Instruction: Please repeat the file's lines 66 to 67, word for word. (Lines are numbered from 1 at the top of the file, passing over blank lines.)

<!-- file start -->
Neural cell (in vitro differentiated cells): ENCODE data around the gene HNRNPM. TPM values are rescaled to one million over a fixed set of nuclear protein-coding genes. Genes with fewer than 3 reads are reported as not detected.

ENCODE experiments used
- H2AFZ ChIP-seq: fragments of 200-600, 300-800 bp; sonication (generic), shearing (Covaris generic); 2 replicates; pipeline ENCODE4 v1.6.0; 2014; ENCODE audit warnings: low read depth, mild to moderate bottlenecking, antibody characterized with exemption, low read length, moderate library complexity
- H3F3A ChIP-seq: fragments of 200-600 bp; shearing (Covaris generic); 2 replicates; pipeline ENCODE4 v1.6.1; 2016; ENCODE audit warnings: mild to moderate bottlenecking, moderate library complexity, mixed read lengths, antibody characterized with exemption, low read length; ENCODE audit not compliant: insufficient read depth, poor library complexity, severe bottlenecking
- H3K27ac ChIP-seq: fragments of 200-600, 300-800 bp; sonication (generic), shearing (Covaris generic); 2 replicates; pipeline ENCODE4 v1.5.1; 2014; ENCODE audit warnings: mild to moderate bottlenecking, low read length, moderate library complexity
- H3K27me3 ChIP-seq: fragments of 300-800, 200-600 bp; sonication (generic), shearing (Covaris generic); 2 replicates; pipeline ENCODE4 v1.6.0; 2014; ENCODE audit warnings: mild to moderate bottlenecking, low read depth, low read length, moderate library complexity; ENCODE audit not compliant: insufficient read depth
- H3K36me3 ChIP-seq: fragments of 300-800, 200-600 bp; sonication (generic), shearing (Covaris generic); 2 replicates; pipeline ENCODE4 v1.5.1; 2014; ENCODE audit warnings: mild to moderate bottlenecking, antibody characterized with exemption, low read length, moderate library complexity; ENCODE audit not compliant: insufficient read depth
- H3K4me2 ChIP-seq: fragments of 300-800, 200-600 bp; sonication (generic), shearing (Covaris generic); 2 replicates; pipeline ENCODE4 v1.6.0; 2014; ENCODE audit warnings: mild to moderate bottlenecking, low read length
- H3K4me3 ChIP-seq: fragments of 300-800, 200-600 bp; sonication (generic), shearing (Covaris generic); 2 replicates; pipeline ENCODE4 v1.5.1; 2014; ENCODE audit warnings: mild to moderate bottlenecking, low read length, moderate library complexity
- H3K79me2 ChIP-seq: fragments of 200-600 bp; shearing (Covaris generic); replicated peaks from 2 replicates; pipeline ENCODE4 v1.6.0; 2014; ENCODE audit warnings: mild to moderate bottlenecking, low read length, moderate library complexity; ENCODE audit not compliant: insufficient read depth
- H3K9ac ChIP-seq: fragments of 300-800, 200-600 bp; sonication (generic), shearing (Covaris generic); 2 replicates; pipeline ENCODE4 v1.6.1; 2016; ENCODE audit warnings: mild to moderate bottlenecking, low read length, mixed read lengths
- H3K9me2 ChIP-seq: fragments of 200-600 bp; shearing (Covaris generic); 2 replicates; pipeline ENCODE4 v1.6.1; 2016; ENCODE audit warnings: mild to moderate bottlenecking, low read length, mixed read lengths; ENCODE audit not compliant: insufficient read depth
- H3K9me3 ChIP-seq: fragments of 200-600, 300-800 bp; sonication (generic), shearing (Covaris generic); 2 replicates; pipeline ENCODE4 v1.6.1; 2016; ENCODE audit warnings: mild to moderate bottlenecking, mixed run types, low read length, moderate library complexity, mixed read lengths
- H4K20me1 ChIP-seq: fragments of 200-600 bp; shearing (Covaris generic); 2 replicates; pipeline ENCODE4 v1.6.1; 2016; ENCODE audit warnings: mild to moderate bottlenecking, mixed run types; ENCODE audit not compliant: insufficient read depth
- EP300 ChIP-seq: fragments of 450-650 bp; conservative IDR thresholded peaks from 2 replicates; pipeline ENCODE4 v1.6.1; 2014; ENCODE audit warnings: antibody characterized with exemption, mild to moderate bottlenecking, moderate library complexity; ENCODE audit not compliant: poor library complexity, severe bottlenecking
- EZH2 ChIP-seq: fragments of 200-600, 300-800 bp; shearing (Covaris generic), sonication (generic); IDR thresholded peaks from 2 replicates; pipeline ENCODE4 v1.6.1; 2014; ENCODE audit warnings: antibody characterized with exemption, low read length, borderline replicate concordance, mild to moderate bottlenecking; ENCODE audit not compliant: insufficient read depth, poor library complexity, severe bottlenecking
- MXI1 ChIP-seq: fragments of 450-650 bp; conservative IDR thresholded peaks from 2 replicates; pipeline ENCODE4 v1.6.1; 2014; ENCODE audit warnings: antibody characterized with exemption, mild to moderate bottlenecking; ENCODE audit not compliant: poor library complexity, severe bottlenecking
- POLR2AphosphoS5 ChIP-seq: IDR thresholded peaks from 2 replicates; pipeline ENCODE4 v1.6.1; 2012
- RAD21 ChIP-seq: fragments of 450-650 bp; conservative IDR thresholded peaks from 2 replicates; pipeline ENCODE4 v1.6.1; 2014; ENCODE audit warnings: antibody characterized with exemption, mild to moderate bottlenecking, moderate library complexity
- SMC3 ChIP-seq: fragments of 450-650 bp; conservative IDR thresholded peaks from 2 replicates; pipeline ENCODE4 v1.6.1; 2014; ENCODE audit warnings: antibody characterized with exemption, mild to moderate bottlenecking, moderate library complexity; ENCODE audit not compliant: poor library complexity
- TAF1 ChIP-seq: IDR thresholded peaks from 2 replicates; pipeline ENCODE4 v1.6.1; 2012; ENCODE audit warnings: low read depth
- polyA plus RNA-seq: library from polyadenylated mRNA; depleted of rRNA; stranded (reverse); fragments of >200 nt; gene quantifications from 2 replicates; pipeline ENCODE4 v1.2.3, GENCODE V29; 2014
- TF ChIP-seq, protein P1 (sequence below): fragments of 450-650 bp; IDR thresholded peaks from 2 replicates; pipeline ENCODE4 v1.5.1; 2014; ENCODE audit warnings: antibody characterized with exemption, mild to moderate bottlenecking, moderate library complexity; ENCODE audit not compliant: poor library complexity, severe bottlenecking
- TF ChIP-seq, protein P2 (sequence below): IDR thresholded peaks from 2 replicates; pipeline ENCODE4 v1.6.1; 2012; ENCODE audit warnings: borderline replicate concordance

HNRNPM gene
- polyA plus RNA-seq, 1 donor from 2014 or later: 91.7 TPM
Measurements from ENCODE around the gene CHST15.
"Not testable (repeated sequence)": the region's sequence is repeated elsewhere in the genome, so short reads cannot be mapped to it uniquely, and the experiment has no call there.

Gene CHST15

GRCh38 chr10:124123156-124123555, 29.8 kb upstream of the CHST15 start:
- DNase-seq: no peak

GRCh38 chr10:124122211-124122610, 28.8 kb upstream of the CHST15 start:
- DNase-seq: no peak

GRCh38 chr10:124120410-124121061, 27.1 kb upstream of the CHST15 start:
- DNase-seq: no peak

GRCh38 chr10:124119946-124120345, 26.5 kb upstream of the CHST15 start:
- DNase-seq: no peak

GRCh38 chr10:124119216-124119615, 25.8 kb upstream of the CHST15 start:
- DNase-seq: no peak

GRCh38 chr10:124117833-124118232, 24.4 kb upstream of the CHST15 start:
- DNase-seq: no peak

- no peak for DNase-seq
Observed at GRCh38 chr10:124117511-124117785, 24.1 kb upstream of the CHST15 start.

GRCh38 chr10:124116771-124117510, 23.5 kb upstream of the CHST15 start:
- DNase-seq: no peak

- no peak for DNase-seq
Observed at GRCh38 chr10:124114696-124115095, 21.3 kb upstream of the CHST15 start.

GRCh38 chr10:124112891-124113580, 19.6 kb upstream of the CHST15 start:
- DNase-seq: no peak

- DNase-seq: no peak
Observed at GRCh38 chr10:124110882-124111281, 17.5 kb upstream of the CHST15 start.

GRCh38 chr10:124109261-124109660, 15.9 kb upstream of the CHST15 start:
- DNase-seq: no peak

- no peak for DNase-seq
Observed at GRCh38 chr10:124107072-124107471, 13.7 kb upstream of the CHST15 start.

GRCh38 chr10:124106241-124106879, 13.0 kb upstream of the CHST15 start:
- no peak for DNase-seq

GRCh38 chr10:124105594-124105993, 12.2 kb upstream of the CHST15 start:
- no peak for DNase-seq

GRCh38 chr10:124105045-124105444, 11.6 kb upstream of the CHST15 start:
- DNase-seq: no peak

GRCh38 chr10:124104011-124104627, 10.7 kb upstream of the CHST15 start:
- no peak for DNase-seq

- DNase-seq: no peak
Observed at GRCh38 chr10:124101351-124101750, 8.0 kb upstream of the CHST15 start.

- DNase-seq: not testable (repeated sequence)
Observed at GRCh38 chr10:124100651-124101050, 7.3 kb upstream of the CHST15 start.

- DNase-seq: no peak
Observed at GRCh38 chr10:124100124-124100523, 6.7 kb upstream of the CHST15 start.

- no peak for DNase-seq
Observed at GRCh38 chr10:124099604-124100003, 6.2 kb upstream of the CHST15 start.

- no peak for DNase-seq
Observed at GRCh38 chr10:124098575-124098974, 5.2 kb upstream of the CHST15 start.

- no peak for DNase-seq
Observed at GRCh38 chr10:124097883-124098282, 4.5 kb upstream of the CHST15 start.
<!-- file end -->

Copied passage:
- DNase-seq: not testable (repeated sequence)
Observed at GRCh38 chr10:124100651-124101050, 7.3 kb upstream of the CHST15 start.